Kent Ginger Beer Stoneware Bottles

Late 19th-Mid-20th Century

Copyright © Ken Elks 2015

There are four ginger-flavoured drink products, two of which are known as ginger beer although there is a great difference between them; there is also ginger wine and ginger ale.  Ginger wine is alcoholic, a fortified wine with an ABV (Alcohol By Volume) of 13.5-13.9% (compared with about 5% for beer, 12% for wine and 40% for spirits in modern beverages).  Made from fermented raisins and root ginger blended with brandy, it was first produced by the Finsbury Distillery Company of London in 1740.  At one time there were also non-alcoholic ginger wines made especially for children and teetotallers.  Ginger ale, however, is non-alcoholic, despite its name.  It was (or so he claimed) invented by an American doctor, Thomas Cantrell, and first manufactured in Belfast, Northern Ireland, by Grattan and Company, under the slogan "The Original Makers of Ginger Ale".  Sometimes referred to as “golden ginger ale”, it was dark in colour and sweetened.  Dry ginger ale is also non-alcoholic and was created by a Canadian, John McLaughlin, a chemist and pharmacist who opened a soda water bottling plant in 1890.  Following experiments adding different flavours to the soda water, he finally settled on "Pale Dry Ginger Ale," patented in 1907 as "Canada Dry Ginger Ale".  Used as a mixer for alcoholic drinks, it became an instant success that is still with us today.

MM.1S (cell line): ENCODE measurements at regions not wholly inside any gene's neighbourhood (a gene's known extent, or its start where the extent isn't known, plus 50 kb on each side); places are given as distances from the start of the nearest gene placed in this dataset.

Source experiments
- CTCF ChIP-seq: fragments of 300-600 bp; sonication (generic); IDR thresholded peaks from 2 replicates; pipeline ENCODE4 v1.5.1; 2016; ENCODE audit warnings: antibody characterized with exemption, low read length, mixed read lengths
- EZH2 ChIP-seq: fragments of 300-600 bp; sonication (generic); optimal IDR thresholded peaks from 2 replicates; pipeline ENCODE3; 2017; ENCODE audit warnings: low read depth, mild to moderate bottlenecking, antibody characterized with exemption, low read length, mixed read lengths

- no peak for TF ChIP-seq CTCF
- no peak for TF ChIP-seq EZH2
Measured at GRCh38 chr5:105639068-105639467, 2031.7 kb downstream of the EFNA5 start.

Ginger Beer originated in Yorkshire during the mid-18th century but it was not until large-scale manufacture commenced nearly a century later as part of the boom in the consumption of aerated mineral waters (“fizzy drinks”) that it really became popular and remained so in Britain until the start of World War 2 in 1939 and to the present day.   Originally an alcoholic home-brewed drink (probably around 4%), following the 1855 legislation that stipulated a maximum alcohol content of 2% for ginger beer it is clear that although these later drinks use terms like “home brewed” they were almost entirely non-alcoholic.  Sold in glass or stoneware bottles, ginger beer was made in hundreds of small local factories throughout the length and breadth of Britain as well as overseas, these bottles come in a wide variety of shapes and sizes.  They are usually marked with the name of the manufacturer and the town where made.  Although mostly for local consumption, some of the large manufacturers managed a widespread national distribution and even supplied an international market.  Because the subject is so vast this webpage is to record and illustrate those stoneware bottles originating from places in Kent, though examples from elsewhere may be used for explanatory purposes.  No attempt is made to deal with the even wider subject of glass bottles used for ginger beer.